NIC: How would you describe today’s lending climate?

Biron: The lending climate has changed in the last four to five years. During the recession a lot of lenders sat on the sidelines, but now banks are back in the space and the lending climate is very strong. We have our fair share of competition. We do our best possible job to execute loans and that’s why many clients select us. From the moment we are engaged on a transaction, we work to get it underwritten, present it to the agencies, secure a full commitment, and close the loan. We have a team behind the process which is both thorough and timely.

NIC: Berkadia is one of the top agency lenders. How would you characterize the health of Fannie Mae and Freddie Mac?

Biron: They’re still in business. Seniors housing is a line of business that does well for Fannie Mae and Freddie Mac, and they’re willing to quote deals and get them done. There were concerns about them reaching their lending caps a few months ago, but they navigated through that issue. At the moment, we don’t see any concerns of them hitting the caps for 2015.

NIC: What’s the biggest change you’ve seen in the sector over the last 25 years?

Biron: Nursing homes are changing the way they look at care. The Centers for Medicare & Medicaid Services (CMS) is shifting its focus to compensate operators based on the quality of care. Hospitals are being penalized for patients who are readmitted soon after being discharged. So nursing homes have to change their approach and provide the kind of care that will keep their residents out of the hospital.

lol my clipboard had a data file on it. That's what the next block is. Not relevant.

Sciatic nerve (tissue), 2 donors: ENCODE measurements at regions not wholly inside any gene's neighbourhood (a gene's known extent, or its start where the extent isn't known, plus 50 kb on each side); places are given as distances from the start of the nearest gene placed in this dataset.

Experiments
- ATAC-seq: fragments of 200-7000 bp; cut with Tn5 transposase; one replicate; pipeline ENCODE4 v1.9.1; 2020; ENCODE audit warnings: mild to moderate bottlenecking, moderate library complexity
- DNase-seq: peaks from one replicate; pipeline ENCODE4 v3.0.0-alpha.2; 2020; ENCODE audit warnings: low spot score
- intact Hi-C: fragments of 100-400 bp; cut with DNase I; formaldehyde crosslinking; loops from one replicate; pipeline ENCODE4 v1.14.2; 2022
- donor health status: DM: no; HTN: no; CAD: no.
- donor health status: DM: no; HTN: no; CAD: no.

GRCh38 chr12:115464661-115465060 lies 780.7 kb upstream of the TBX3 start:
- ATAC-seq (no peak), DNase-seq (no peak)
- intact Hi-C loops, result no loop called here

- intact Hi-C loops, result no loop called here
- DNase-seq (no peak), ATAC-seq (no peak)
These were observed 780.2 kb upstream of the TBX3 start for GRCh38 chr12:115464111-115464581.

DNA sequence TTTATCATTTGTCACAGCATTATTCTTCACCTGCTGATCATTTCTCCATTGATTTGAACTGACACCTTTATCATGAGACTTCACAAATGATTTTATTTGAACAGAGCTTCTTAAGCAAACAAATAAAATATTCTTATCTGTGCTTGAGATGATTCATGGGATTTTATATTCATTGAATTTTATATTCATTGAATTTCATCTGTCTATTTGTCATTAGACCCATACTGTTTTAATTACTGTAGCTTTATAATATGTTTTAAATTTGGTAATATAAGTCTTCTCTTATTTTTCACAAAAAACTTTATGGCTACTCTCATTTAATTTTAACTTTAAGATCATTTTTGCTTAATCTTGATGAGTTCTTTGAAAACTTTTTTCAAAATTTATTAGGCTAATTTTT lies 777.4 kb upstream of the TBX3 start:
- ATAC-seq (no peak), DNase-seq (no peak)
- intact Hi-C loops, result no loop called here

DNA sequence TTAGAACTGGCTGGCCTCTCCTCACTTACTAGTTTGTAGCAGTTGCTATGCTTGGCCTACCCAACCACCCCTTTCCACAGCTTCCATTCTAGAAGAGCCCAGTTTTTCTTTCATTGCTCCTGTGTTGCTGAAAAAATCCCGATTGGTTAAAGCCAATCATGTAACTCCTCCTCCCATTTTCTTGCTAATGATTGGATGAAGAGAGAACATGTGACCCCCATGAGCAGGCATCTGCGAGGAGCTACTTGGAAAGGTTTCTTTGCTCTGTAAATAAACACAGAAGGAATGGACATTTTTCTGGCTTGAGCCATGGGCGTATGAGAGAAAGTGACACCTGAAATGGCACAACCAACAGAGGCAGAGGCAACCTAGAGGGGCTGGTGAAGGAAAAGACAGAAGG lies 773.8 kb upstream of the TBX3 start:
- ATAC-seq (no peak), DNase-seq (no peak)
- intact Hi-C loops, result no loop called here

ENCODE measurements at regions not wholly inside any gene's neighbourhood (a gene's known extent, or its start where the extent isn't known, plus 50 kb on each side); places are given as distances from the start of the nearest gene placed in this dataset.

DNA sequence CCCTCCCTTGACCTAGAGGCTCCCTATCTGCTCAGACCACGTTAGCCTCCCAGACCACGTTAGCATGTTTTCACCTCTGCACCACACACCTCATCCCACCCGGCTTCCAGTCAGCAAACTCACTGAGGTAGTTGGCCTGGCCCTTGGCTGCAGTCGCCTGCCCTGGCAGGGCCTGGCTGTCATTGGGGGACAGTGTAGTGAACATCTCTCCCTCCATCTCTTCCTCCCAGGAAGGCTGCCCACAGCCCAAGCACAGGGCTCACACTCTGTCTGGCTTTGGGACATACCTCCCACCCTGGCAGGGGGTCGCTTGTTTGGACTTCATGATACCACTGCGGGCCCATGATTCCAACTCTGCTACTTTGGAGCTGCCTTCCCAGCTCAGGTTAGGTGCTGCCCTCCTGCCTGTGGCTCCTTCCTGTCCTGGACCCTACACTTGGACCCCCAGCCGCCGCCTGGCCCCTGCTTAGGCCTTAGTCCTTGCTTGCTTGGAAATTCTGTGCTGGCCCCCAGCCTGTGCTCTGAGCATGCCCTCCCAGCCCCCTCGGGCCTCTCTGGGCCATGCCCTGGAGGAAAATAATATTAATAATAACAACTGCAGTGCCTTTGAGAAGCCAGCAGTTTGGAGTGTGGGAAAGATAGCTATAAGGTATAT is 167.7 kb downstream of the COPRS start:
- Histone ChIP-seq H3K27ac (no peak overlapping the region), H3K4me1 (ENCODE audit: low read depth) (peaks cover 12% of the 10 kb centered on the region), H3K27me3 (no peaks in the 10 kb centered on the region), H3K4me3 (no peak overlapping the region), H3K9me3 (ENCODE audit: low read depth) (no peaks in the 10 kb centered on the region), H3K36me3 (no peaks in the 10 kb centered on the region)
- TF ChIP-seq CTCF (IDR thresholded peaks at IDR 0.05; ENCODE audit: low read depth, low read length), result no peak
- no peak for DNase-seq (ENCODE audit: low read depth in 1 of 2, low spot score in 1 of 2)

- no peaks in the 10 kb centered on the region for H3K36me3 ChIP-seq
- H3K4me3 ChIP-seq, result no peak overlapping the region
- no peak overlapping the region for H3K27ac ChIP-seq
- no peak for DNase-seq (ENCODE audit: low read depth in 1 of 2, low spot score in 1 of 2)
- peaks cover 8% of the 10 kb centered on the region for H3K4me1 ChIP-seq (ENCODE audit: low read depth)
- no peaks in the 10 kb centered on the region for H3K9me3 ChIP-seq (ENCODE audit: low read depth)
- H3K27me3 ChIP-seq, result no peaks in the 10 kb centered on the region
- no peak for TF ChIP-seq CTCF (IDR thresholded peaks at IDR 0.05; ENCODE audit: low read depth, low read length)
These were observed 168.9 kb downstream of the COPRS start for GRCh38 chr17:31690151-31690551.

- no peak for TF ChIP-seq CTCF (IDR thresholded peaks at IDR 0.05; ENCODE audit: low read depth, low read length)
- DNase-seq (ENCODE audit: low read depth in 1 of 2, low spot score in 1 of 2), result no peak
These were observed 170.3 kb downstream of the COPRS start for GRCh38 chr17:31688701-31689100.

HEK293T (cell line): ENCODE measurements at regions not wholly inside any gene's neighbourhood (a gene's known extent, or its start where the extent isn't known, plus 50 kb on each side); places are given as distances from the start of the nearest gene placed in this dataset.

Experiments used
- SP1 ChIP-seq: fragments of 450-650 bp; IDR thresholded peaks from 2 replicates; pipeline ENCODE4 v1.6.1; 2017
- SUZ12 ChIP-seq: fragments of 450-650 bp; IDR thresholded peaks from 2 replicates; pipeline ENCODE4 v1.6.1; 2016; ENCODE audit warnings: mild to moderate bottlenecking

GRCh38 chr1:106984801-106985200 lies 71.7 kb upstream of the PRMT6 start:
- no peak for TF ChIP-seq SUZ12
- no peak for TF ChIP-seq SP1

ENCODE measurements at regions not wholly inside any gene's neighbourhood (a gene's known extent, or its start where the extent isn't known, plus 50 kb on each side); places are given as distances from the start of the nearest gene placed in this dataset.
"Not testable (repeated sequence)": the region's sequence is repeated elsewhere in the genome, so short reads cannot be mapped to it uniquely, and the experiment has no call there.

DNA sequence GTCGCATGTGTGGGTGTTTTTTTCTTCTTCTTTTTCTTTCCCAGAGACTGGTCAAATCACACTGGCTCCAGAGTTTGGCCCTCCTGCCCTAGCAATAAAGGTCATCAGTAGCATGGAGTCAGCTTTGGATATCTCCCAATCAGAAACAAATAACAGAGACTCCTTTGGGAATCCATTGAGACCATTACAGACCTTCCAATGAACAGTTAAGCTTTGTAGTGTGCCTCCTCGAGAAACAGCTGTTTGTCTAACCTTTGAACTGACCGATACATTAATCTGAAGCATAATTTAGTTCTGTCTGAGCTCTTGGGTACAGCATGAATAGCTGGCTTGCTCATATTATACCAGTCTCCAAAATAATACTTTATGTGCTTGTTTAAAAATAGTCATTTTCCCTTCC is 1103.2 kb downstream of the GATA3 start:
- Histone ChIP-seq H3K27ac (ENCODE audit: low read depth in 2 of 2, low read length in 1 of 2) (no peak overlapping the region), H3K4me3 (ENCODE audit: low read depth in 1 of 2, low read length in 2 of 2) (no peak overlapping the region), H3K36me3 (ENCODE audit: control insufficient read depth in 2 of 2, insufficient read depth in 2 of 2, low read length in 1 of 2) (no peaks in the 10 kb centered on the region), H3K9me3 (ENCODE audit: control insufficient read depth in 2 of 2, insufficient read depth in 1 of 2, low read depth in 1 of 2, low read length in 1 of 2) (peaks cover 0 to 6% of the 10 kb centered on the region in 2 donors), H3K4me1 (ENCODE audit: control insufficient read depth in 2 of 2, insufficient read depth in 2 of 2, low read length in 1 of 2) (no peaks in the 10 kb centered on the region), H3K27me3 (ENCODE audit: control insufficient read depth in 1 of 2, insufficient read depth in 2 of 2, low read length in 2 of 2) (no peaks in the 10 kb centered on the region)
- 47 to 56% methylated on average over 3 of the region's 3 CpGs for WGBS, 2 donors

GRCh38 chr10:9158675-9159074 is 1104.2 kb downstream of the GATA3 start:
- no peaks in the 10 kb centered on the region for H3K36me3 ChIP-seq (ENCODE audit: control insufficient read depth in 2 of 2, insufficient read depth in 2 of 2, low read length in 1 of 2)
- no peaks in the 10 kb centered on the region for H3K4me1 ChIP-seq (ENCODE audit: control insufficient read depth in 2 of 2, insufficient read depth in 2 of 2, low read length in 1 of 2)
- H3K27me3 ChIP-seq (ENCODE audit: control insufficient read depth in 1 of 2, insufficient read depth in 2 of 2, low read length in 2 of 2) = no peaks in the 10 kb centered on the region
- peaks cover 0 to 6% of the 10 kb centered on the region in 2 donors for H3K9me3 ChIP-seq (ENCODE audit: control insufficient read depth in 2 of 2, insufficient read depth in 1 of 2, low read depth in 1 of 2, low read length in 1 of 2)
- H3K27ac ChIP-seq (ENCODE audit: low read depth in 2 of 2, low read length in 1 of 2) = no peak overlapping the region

Another change is that many independent living operators are re-licensing their entire buildings as assisted living facilities so the resident doesn’t have to move when he or she needs more care. Residents of independent living buildings naturally age in place and often eventually need more care. By re-licensing the building, the operator can provide more care to residents in their original apartments.

We’re also seeing more use of Medicaid waivers to help pay for assisted living. Many seniors cannot afford the price of private-pay assisted living. More states are experimenting with how to use the waivers to reduce costs. And the GSE’s will allow 20-25 percent of assisted living units to be Medicaid eligible. It’s a way to make seniors housing more affordable and keep residents in assisted living who might otherwise have to move to a more expensive nursing home.